Figure 3: (P6) Multiple Float Paths to Interim Milestone
Unfortunately, P6 does not rigidly distinguish between driving-paths and near-driving paths. That is, while float path 1 is always “the” driving path, float path 2 may designate another, parallel driving path or a path that is 2 days from the driving path. It is not obvious how far a certain numbered path may be from driving; that is, what is its “relative float” with respect to the end activity? You can try to estimate this manually by looking at start and finish dates of various related activities in the output. More rigorously, the relative float of each path can be computed by summing the “Relationship Free Float” of all the relationships between the given path and the end activity. [Jul’18 Edit: In certain cases P6’s path-selection criteria can relegate parallel driving-path activities – even Longest-Path activities – to high-numbered float paths that appear far from the driving path. I described this in a later article – Relationship Free Float and Float Paths in Multi-Calendar Projects (P6 MFP Free Float Option).]
Ongoing management of projects often requires what-if analysis of prospective disruptions, and P6’s MFP can be useful. For example, the subcontractor for the “Install Bus and Jumpers” activity may request early access to accommodate a staffing conflict. Running MFP ending with “Install Bus and Jumpers” will identify the driving path of predecessors for this work (Figure 4), assisting in the review and consideration of the request.
Figure 4 demonstrates the utter lack of correlation between Total Float and the driving logical path for any given activity in the schedule.
A Word about LOE Activities and ALAP Constraints (P6)
Depending on the scheduled dates, P6 automatically sets the relationships of LOE (level-of-effort) activities to “Driving”. As a consequence, P6’s Longest Path algorithm traces driving flags directly through LOE activities to their non-critical predecessors, and these end up – incorrectly – on the Longest Path. Fortunately, this error seems to be avoided in Multiple-Float Path analysis. MFP tracing correctly identifies only true driving logic and excludes LOE activities from the trace. (I’ve illustrated this in another entry HERE.)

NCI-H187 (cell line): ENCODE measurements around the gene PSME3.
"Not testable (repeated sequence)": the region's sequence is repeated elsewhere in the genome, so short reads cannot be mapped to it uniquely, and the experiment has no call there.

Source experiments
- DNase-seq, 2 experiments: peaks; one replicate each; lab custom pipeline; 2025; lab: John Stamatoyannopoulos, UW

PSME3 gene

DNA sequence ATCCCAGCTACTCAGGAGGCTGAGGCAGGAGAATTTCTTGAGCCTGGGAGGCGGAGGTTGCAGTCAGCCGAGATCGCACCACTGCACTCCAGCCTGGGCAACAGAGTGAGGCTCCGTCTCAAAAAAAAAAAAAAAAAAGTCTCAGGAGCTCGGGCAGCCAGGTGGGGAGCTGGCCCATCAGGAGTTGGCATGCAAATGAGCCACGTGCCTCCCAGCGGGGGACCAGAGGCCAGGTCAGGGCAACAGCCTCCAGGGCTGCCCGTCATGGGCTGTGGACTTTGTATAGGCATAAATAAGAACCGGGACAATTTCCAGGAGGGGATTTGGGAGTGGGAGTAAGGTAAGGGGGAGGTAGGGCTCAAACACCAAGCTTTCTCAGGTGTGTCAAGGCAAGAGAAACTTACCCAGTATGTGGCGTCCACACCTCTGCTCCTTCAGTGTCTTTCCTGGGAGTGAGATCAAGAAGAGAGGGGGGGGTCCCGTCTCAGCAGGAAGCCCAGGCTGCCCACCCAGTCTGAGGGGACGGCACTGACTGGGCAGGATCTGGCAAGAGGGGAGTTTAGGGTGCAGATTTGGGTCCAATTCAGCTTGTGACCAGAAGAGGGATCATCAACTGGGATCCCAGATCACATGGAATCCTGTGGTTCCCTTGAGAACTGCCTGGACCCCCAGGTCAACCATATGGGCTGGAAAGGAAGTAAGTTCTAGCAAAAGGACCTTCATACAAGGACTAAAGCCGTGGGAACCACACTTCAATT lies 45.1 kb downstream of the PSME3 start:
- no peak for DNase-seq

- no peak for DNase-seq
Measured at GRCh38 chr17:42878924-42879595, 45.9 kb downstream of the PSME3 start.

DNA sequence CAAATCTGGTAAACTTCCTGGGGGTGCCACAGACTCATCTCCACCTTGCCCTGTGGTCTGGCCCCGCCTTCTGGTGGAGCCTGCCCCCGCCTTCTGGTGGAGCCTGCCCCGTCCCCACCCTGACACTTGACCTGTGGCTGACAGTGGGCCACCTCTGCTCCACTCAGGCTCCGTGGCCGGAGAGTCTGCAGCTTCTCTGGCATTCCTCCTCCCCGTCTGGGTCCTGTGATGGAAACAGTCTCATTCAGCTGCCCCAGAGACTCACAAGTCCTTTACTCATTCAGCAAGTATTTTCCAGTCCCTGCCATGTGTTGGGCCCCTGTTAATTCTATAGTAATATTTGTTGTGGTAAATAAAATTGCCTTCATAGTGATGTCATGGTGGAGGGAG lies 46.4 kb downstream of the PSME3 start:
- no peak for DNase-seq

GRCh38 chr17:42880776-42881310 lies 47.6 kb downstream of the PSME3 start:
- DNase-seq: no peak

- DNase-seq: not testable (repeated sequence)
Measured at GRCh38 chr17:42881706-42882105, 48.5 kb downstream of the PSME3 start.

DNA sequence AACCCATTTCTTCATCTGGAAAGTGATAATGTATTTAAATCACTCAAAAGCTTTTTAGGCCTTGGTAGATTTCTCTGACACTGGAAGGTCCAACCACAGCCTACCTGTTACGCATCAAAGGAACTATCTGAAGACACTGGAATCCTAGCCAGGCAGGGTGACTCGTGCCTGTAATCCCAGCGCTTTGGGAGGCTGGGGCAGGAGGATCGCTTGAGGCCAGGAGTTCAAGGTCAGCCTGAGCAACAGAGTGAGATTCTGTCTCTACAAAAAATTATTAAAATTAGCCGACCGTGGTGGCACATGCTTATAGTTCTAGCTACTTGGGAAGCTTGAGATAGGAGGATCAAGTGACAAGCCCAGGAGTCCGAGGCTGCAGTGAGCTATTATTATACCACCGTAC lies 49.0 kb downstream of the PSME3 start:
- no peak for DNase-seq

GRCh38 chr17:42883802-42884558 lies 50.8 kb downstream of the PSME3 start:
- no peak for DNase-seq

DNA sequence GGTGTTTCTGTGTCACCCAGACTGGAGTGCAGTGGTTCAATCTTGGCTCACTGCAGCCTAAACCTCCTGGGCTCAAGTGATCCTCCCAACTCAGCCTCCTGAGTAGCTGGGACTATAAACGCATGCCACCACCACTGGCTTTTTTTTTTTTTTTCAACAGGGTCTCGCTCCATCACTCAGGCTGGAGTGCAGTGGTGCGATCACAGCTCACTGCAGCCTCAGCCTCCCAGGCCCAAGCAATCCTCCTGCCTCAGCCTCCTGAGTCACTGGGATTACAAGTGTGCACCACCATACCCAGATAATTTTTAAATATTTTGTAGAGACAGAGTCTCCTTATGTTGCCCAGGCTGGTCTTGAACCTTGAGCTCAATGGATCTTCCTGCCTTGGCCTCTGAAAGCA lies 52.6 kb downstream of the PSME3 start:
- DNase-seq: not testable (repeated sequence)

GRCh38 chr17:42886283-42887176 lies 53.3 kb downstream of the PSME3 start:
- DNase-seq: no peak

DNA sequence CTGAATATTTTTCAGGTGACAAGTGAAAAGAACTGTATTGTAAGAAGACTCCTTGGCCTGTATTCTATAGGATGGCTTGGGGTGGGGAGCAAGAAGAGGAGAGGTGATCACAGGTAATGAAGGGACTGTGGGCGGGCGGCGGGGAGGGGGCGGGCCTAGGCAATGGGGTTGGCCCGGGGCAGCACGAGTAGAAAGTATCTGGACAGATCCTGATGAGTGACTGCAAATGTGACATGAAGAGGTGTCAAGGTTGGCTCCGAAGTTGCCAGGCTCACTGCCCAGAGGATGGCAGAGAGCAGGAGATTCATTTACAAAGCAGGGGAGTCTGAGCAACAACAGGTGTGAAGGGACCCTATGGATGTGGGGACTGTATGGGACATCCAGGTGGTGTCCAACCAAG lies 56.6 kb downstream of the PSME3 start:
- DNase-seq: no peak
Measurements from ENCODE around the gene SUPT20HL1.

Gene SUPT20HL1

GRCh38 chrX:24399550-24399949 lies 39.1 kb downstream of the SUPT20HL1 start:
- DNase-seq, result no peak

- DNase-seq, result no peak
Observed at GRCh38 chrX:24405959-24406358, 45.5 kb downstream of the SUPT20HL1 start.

Like LOEs, predecessor relationships from activities with ALAP (as-late-as-possible) constraints in P6 can be flagged as “Driving” based on their dates alone. Consequently, each ALAP-constrained predecessor creates a new parallel driving path to the selected end activity, and these paths are mapped in the MFP analysis. Since ALAP-constrained activities are rarely actually driving anything, it can be useful to filter them out from standard MFP layouts.
Multiple Float Path Analysis in Microsoft Project
(Microsoft Project provides neither Longest-Path nor Multiple-Float-Path analysis. BPC Logic Filter is an add-in that applies similar calculations to MSP schedules.) Figure 5, Figure 6, and Figure 7 illustrate the same steps as above, but this time executed on the Microsoft Project version of the schedule using BPC Logic Filter. In this type of analysis, the primary difference between P6 and BPC Logic Filter is that BPC Logic Filter explicitly computes and displays “Relative Float” (i.e. days away from driving) for each path. Thus two logical paths with the same relative float (i.e. parallel paths) are grouped together in BPC Logic Filter, while P6 assigns separate float paths. The MSP add-in also re-colors Gantt bars based on their path relative float with respect to the “selected” task.
Finally, BPC Logic Filter allows a more substantial evaluation of the upstream and downstream logic affected by the potential change to “Install Bus and Jumpers”. Figure 8 identifies the predecessor and successor paths for the selected task, all arranged according to their path relative float (shown at the end of each bar) with respect to the selected task. This illustrates that, while the selected work cannot be accelerated without violating (or modifying) its driving predecessor logic, it may be delayed by up to 12 days without affecting any successor work.
As a long-time Primavera user accustomed to MFP analysis options, I was continually disappointed when faced with the need for logical path analysis in Microsoft Project. I wrote BPC Logic Filter in part to cover this gap; now I find myself facing disappointment in the opposite direction.